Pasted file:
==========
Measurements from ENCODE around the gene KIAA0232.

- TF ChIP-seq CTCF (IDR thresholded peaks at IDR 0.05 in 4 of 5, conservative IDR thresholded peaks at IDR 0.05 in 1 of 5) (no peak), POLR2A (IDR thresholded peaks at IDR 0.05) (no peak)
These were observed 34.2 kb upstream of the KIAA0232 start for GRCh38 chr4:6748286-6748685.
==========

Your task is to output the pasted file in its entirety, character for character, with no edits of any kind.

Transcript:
Measurements from ENCODE around the gene KIAA0232.

- TF ChIP-seq CTCF (IDR thresholded peaks at IDR 0.05 in 4 of 5, conservative IDR thresholded peaks at IDR 0.05 in 1 of 5) (no peak), POLR2A (IDR thresholded peaks at IDR 0.05) (no peak)
These were observed 34.2 kb upstream of the KIAA0232 start for GRCh38 chr4:6748286-6748685.